We’ve come a long way from the days of Edward Jenner and the development of the first vaccine against smallpox in 1796. Since then, the health of individuals around the world has been transformed by vaccines—dangerous diseases have been eradicated and millions of serious illnesses have been prevented. Long before the availability of current vaccines, communities in India and China practiced a procedure known as inoculation or “variolation” (named for variola, the smallpox virus) in which material from an infected patient (like a smallpox scab) was rubbed into the skin of a healthy person. As a result of the procedure, patients would sometimes develop a mild form of the disease but ultimately developed immunity to the specific infection. In 1718, Lady Mary Wortley Montagu, the wife of a British ambassador, brought the procedure to Europe, where she conducted experiments, including on her own children, to prove the method was effective. Her experiments proved successful, and variolation became a common medical practice. However, variolation would sometimes fail to produce immunity, or worse, kill the patient.
Beginning in 1760, British scientist Edward Jenner began experimenting with material from cowpox, an infectious disease that primarily affected cows but could also produce a mild disease in humans. Cowpox was first observed in milkmaids since they had prolonged exposure to infected cows. Jenner observed that these milkmaids had developed natural immunity to smallpox, so in 1796, he inoculated an eight-year-old boy named James Phipps with material from a cowpox patient. Jenner observed that when Phipps was exposed to smallpox material, he did not develop the disease. By 1798, Jenner had turned these findings into the first-ever “vaccine” (named for Variolae vaccinae or smallpox of the cow). Less than two hundred years later, in 1979, smallpox—a disease that had killed an estimated 300 million people in the 20th century alone—was declared as the first disease eradicated due to successful vaccination programs.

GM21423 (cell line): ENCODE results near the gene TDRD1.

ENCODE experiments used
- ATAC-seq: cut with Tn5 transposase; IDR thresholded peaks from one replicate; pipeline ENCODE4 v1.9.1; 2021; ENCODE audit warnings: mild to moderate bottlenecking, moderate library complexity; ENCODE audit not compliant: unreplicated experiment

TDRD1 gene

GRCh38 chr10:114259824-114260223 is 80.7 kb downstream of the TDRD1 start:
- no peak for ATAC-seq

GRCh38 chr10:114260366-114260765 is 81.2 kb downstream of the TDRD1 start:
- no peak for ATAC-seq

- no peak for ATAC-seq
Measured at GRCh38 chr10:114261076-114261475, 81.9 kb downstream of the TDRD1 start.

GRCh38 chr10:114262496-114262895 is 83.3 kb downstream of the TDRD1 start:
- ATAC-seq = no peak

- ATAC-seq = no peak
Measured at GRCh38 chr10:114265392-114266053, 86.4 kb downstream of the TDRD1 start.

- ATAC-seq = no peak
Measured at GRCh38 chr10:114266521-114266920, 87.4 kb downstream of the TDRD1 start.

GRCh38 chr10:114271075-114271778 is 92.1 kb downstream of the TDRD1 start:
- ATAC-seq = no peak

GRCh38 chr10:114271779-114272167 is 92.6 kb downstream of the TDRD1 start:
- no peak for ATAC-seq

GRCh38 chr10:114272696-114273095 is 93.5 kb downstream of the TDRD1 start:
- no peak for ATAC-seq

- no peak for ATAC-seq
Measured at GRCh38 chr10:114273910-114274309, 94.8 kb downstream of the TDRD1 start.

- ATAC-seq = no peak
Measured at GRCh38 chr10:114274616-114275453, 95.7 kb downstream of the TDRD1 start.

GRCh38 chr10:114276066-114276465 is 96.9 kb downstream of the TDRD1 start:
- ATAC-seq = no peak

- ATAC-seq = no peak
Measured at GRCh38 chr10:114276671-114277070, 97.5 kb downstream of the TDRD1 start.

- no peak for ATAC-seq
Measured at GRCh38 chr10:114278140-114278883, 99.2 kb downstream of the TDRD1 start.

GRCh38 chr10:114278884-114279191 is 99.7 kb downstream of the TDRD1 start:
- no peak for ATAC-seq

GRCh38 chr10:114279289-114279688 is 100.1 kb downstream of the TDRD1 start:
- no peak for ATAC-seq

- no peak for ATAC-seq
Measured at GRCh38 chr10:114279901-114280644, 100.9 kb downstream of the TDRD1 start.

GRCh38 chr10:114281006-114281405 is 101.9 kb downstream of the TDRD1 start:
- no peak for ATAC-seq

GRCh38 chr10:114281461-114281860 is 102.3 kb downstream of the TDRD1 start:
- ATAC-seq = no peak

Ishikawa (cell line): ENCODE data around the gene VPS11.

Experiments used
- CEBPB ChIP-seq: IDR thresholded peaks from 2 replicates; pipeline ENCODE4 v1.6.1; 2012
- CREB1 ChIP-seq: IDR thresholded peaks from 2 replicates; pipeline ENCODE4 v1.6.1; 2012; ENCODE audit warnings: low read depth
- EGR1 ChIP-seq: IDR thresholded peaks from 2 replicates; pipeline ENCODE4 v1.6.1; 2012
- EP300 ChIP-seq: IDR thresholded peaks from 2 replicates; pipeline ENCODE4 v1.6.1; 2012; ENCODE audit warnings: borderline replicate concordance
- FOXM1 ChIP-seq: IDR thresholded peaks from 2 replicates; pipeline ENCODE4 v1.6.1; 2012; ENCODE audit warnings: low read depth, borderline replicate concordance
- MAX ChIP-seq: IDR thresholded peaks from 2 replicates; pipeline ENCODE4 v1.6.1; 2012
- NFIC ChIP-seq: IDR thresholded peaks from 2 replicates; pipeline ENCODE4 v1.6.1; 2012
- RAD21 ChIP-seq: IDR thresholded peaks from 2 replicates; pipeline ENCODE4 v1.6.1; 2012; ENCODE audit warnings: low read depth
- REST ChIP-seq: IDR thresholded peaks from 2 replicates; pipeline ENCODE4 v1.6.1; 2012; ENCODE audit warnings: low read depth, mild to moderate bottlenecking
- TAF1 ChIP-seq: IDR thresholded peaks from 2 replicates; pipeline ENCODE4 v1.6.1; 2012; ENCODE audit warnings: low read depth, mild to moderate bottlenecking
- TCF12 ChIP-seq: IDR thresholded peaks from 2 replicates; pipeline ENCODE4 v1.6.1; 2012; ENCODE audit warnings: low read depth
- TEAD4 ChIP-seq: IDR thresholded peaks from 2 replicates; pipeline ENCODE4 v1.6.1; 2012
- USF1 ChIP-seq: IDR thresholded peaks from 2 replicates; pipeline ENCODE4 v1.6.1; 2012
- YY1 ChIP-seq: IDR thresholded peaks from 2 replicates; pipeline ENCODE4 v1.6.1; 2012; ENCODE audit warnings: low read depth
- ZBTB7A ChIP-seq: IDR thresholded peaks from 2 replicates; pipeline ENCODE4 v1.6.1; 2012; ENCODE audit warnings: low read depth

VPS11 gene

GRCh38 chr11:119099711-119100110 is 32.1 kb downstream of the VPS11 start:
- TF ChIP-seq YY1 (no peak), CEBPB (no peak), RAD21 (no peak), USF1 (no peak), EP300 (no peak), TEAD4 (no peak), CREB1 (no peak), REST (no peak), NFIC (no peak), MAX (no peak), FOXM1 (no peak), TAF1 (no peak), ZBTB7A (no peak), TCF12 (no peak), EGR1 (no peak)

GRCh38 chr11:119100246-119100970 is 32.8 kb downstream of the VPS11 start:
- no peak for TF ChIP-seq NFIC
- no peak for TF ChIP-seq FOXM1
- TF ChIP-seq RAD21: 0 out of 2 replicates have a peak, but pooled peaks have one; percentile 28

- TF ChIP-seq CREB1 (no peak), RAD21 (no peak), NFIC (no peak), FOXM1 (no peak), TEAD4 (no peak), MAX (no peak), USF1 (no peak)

The history of the smallpox vaccine is only the beginning of the story of how vaccines have transformed global public health. Indeed, vaccines are among the most significant achievements in public health. Between 1924-2013, childhood vaccinations prevented more than 100 million cases of serious diseases.
NFID has developed a #ShotOfScience campaign to share tools and resources on the history and science of vaccines. Campaign materials include sample social media posts, graphics, and a timeline infographic. We encourage you to participate in the campaign to promote greater understanding about the science, safety, and efficacy of vaccines. Get involved by taking these 4 easy steps:
- Share this blog post
- Join the 4/22/17 Thunderclap, Vaccines: A #ShotOfScience (you must sign up by 4/22)
- Download & share animated GIFs on vaccine safety and science
- Print/post the Brief History of Vaccine Accomplishments infographic
For additional information, visit www.nfid.org/vaccine-science.
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